AN OPTIONS APPROACH TO QUANTIFY THE VALUE OF DECISIONS AFTER PROGNOSTIC INDICATION
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Safety, mission and infrastructure critical systems have started adopting prognostics and health management, a discipline consisting of technologies and methods to assess the reliability of a product in its actual life-cycle conditions to determine the advent of failure and mitigate system risks. The output from a prognostic system is the remaining useful life of the host system; it gives the decision-maker lead-time and flexibility in maintenance. Examples of flexibility include delaying maintenance actions to use up the remaining useful life and halting the operation of the system to avoid critical failure.
Quantifying the value of flexibility enables decision support at the system level, and provides a solution to the fundamental tradeoff in maintenance of systems with prognostics: minimize the remaining useful life thrown while concurrently minimizing the risk of failure. While there are cost-benefit models to quantify the value of implementing prognostics, they are applicable to the fleet level, they do not incorporate the value of decisions after prognostic indication (value of flexibility or contingency actions), and do not use PHM information for dynamic maintenance scheduling.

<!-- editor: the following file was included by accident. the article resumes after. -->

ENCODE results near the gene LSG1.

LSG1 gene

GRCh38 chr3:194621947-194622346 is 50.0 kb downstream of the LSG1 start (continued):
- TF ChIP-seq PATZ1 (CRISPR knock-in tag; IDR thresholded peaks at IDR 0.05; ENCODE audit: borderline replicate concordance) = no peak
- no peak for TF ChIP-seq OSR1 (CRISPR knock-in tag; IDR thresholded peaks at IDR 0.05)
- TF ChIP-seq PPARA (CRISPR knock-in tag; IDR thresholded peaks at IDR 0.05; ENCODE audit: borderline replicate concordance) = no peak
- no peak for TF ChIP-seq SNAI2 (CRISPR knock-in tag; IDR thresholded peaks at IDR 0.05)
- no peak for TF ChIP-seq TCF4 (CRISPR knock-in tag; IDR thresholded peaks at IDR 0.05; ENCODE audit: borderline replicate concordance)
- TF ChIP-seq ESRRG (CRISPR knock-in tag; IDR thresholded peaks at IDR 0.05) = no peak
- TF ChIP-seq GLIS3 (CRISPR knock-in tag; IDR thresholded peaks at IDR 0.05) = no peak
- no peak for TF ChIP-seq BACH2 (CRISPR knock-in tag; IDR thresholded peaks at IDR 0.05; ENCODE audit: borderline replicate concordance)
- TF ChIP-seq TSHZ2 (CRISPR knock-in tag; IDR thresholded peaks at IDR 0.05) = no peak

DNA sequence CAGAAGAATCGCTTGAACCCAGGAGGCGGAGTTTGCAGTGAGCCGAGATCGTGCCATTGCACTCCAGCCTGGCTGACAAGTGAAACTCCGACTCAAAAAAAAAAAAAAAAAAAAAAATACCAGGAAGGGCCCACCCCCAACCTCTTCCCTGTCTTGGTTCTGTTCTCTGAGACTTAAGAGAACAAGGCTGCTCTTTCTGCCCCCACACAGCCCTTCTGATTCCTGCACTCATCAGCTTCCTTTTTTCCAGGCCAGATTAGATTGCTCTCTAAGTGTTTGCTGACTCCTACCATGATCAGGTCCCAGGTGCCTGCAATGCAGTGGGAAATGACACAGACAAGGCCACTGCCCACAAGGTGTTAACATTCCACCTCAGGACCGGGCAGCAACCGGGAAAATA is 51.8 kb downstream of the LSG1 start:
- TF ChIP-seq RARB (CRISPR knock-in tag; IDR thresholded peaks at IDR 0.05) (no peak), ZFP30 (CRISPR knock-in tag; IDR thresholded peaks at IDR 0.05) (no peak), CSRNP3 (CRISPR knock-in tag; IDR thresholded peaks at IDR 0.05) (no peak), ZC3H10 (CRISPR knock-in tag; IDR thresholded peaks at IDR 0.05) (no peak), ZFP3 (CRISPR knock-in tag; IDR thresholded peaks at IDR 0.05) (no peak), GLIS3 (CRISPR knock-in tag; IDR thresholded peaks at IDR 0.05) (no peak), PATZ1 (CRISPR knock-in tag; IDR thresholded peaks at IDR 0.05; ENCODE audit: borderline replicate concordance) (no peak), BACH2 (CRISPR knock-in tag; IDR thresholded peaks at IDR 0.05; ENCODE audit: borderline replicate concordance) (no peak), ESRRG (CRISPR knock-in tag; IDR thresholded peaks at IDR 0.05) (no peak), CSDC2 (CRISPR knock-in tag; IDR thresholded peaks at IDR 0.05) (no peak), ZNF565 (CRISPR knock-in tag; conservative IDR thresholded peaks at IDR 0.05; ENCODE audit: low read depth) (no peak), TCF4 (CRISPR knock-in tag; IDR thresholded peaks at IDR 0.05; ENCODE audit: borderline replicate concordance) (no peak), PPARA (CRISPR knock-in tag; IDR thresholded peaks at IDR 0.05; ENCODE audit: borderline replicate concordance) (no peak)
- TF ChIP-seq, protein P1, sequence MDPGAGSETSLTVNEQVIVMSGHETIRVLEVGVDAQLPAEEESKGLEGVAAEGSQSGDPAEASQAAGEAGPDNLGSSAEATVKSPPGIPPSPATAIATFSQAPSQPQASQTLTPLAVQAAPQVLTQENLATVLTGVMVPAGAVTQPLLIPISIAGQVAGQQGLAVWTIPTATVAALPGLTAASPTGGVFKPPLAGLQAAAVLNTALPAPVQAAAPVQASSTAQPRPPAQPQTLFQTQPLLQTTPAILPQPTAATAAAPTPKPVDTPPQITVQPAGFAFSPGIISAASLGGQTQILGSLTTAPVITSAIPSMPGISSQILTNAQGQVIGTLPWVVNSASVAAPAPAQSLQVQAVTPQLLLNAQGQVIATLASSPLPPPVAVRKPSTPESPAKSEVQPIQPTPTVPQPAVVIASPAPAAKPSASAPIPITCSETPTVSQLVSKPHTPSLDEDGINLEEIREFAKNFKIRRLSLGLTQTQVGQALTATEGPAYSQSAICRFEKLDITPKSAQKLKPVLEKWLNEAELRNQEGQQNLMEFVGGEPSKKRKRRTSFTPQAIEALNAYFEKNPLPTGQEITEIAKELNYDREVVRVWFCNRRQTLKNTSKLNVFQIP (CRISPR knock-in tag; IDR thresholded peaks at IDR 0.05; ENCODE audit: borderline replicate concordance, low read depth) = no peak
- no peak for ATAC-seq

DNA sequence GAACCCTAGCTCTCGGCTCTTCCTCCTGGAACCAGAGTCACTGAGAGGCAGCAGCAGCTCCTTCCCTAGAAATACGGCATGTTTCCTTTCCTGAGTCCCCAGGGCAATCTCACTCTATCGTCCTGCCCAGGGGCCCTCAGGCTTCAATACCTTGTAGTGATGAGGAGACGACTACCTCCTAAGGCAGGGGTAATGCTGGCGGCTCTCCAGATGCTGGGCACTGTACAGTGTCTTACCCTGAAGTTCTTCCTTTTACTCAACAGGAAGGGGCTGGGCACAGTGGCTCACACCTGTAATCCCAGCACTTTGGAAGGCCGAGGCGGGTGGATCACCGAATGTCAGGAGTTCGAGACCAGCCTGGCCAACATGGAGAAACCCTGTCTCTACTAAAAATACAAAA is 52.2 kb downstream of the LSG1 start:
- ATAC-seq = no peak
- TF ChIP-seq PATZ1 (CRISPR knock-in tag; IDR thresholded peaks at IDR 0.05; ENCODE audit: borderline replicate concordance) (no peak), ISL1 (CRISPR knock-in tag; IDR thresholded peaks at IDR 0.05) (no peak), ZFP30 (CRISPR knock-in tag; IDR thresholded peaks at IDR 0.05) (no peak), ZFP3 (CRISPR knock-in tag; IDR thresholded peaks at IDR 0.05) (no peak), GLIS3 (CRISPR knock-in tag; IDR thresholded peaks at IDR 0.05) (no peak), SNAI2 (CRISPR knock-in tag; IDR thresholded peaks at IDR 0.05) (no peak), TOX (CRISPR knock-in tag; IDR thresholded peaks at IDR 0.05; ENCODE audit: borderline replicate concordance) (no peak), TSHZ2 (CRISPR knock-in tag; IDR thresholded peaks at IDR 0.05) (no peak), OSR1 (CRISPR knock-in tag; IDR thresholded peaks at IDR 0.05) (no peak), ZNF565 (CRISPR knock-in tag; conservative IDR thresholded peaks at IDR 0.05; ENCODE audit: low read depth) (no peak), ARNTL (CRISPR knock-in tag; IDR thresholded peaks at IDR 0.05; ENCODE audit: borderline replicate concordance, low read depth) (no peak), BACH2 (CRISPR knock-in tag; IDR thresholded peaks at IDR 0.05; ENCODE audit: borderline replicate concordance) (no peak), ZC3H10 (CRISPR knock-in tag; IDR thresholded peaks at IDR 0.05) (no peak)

This dissertation develops a decision support model based on `options' theory- a financial derivative tool extended to real assets - to quantify maintenance decisions after a remaining useful life prediction. A hybrid methodology based on Monte Carlo simulations and decision trees is developed. The methodology incorporates the value of contingency actions when assessing the benefits of PHM. The model is extended and combined with least squares Monte Carlo methods to quantify the option to wait to perform maintenance; it represents the value obtained from PHM at the system level. The methodology also allows quantifying the benefits of PHM for individualized maintenance policies for systems in real-time, and to set a dynamic maintenance threshold based on PHM information.
This work is the first known to quantify the flexibility enabled by PHM and to address the cost-benefit-risk ramifications after prognostic indication at the system level. The contributions of the dissertation are demonstrated on data for wind farms.